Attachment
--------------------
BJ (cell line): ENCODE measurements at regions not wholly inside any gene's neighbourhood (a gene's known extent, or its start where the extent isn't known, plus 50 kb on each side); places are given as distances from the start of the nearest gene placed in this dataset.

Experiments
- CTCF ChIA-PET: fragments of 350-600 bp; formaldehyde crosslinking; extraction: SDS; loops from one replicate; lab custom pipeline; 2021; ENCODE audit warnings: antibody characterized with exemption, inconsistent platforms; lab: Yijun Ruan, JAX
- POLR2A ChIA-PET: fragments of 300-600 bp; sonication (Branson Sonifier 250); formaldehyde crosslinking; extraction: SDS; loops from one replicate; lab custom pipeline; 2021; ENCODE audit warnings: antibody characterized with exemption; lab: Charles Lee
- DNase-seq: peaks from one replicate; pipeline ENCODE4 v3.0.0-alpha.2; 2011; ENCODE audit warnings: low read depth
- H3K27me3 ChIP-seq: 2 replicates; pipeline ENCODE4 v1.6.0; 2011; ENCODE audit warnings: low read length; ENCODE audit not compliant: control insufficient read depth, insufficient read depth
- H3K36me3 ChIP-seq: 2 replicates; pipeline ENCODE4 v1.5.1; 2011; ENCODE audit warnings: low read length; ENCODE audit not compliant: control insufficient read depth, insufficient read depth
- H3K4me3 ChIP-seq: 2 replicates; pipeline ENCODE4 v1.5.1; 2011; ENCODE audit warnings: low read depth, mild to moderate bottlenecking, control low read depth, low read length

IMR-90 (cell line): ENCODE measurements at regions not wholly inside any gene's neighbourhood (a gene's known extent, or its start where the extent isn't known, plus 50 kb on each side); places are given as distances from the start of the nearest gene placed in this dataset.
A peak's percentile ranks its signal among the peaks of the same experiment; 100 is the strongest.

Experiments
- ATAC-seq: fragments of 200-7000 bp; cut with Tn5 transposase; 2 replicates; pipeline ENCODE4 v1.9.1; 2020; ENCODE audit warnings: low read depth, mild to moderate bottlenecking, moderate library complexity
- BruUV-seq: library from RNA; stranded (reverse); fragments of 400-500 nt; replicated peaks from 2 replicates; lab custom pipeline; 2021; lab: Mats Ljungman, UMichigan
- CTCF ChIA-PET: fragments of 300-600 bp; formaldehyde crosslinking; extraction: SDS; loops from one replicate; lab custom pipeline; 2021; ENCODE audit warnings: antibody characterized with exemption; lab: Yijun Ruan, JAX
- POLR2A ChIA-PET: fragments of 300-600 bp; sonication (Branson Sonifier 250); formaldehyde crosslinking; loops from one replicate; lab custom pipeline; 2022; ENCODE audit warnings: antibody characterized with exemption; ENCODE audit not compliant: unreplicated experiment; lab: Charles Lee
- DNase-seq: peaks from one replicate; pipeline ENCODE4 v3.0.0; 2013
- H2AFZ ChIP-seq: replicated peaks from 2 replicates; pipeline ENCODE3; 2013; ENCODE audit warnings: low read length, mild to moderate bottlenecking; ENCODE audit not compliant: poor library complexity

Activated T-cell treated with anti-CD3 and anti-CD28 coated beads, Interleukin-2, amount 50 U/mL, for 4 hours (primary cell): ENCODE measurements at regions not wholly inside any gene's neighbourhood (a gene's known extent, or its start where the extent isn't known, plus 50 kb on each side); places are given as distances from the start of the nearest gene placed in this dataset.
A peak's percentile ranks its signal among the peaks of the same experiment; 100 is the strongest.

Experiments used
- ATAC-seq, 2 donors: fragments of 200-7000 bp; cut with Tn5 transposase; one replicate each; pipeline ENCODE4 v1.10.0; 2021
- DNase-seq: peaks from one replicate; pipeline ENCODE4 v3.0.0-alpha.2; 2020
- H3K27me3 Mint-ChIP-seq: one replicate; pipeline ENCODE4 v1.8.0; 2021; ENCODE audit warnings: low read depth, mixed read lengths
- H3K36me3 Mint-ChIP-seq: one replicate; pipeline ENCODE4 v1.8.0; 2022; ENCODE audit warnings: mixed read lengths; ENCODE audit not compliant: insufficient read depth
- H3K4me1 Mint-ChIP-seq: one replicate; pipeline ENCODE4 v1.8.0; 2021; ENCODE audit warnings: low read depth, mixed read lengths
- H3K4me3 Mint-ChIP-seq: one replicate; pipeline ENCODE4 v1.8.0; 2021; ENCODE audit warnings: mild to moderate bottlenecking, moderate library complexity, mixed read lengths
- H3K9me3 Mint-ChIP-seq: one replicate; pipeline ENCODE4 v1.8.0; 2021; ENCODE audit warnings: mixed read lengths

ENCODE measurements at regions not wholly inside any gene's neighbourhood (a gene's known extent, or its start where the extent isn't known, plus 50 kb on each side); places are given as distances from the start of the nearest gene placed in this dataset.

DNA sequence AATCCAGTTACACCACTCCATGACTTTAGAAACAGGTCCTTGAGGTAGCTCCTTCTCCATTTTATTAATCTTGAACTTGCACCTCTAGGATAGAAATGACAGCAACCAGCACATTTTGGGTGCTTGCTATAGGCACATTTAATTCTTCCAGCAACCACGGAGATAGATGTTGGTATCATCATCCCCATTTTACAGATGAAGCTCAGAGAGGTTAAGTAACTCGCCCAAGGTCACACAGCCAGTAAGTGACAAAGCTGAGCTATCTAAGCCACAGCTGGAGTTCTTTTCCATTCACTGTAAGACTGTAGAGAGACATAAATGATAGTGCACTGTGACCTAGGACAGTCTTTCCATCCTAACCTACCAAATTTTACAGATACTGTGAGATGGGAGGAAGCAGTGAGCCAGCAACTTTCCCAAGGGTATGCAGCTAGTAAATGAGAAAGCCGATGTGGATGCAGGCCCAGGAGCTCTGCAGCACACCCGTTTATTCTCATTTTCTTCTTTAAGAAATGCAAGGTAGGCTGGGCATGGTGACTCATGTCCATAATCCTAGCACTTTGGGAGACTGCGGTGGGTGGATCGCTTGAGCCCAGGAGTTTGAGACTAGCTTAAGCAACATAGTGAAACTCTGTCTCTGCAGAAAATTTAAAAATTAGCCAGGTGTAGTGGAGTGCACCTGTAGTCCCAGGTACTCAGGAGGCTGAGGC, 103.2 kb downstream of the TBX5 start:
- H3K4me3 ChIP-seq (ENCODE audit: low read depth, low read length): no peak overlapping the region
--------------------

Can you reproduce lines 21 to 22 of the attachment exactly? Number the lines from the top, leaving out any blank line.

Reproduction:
- ATAC-seq, 2 donors: fragments of 200-7000 bp; cut with Tn5 transposase; one replicate each; pipeline ENCODE4 v1.10.0; 2021
- DNase-seq: peaks from one replicate; pipeline ENCODE4 v3.0.0-alpha.2; 2020